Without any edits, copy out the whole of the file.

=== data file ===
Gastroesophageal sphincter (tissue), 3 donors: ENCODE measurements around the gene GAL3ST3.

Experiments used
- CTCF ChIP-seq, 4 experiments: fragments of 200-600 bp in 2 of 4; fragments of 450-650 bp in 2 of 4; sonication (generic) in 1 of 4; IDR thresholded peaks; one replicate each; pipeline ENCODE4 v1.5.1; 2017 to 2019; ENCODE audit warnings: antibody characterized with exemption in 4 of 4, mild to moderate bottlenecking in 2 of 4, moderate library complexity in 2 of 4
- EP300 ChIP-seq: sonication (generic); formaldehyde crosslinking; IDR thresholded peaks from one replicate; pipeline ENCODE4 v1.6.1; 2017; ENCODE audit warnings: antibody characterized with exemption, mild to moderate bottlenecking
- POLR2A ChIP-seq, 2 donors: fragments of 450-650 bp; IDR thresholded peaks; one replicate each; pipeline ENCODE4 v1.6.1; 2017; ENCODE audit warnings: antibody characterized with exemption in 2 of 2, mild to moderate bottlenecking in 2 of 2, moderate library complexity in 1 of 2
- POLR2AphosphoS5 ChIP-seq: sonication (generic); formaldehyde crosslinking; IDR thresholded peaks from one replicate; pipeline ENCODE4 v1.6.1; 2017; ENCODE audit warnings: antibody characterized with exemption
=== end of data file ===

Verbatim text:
Gastroesophageal sphincter (tissue), 3 donors: ENCODE measurements around the gene GAL3ST3.

Experiments used
- CTCF ChIP-seq, 4 experiments: fragments of 200-600 bp in 2 of 4; fragments of 450-650 bp in 2 of 4; sonication (generic) in 1 of 4; IDR thresholded peaks; one replicate each; pipeline ENCODE4 v1.5.1; 2017 to 2019; ENCODE audit warnings: antibody characterized with exemption in 4 of 4, mild to moderate bottlenecking in 2 of 4, moderate library complexity in 2 of 4
- EP300 ChIP-seq: sonication (generic); formaldehyde crosslinking; IDR thresholded peaks from one replicate; pipeline ENCODE4 v1.6.1; 2017; ENCODE audit warnings: antibody characterized with exemption, mild to moderate bottlenecking
- POLR2A ChIP-seq, 2 donors: fragments of 450-650 bp; IDR thresholded peaks; one replicate each; pipeline ENCODE4 v1.6.1; 2017; ENCODE audit warnings: antibody characterized with exemption in 2 of 2, mild to moderate bottlenecking in 2 of 2, moderate library complexity in 1 of 2
- POLR2AphosphoS5 ChIP-seq: sonication (generic); formaldehyde crosslinking; IDR thresholded peaks from one replicate; pipeline ENCODE4 v1.6.1; 2017; ENCODE audit warnings: antibody characterized with exemption